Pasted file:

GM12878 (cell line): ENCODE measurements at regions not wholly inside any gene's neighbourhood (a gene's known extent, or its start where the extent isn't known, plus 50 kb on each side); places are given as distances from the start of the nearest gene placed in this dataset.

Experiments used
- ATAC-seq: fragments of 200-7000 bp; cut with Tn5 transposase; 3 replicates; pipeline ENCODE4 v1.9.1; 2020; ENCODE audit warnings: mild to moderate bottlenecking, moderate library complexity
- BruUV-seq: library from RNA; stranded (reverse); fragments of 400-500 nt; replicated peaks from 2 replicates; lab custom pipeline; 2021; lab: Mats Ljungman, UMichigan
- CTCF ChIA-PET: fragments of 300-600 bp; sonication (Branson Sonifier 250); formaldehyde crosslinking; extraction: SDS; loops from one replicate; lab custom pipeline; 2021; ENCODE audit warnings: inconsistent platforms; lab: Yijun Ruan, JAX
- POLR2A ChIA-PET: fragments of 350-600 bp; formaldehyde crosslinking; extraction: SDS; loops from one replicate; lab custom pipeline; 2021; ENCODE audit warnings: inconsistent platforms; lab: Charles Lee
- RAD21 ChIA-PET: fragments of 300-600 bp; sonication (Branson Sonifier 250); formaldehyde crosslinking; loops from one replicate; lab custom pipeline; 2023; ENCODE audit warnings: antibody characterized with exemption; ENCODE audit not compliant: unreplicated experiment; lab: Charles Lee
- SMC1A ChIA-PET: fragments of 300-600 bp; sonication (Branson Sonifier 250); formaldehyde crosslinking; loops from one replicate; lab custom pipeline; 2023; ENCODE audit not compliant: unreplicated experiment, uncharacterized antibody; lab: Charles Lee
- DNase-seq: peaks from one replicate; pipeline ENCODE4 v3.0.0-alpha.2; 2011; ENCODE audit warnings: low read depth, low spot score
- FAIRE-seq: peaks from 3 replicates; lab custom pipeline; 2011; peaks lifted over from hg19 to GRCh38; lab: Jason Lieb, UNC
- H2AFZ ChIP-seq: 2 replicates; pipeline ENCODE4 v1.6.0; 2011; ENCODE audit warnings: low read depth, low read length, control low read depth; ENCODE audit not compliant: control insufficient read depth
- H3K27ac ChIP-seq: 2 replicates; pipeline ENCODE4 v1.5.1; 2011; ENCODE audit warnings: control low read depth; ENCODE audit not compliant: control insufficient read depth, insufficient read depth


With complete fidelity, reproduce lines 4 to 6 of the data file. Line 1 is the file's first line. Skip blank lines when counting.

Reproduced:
- BruUV-seq: library from RNA; stranded (reverse); fragments of 400-500 nt; replicated peaks from 2 replicates; lab custom pipeline; 2021; lab: Mats Ljungman, UMichigan
- CTCF ChIA-PET: fragments of 300-600 bp; sonication (Branson Sonifier 250); formaldehyde crosslinking; extraction: SDS; loops from one replicate; lab custom pipeline; 2021; ENCODE audit warnings: inconsistent platforms; lab: Yijun Ruan, JAX
- POLR2A ChIA-PET: fragments of 350-600 bp; formaldehyde crosslinking; extraction: SDS; loops from one replicate; lab custom pipeline; 2021; ENCODE audit warnings: inconsistent platforms; lab: Charles Lee